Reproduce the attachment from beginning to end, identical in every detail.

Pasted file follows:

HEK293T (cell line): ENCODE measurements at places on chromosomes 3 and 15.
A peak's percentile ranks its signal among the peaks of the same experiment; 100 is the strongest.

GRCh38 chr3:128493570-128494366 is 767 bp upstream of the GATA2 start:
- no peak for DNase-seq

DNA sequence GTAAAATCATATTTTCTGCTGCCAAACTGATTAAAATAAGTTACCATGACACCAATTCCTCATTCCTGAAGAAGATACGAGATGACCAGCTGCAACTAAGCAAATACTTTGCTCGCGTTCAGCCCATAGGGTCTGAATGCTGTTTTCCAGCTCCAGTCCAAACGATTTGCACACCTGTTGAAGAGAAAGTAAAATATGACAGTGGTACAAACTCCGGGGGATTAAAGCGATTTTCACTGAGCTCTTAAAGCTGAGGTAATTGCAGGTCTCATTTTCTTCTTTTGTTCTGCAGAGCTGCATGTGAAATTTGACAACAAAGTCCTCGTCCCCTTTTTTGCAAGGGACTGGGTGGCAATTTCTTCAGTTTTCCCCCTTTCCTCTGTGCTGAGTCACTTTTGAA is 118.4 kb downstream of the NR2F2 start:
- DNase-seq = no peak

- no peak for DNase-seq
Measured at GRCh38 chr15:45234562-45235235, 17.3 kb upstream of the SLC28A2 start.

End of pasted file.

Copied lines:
HEK293T (cell line): ENCODE measurements at places on chromosomes 3 and 15.
A peak's percentile ranks its signal among the peaks of the same experiment; 100 is the strongest.

GRCh38 chr3:128493570-128494366 is 767 bp upstream of the GATA2 start:
- no peak for DNase-seq

DNA sequence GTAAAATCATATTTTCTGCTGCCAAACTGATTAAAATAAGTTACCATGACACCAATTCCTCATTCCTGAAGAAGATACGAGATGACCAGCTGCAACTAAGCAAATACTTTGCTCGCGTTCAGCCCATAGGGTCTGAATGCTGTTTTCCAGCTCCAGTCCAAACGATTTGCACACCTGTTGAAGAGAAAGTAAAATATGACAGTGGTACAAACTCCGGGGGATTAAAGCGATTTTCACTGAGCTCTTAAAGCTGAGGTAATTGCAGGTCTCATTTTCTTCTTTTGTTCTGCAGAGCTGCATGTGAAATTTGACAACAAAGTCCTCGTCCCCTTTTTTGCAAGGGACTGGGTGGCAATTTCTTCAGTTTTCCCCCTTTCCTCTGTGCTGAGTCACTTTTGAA is 118.4 kb downstream of the NR2F2 start:
- DNase-seq = no peak

- no peak for DNase-seq
Measured at GRCh38 chr15:45234562-45235235, 17.3 kb upstream of the SLC28A2 start.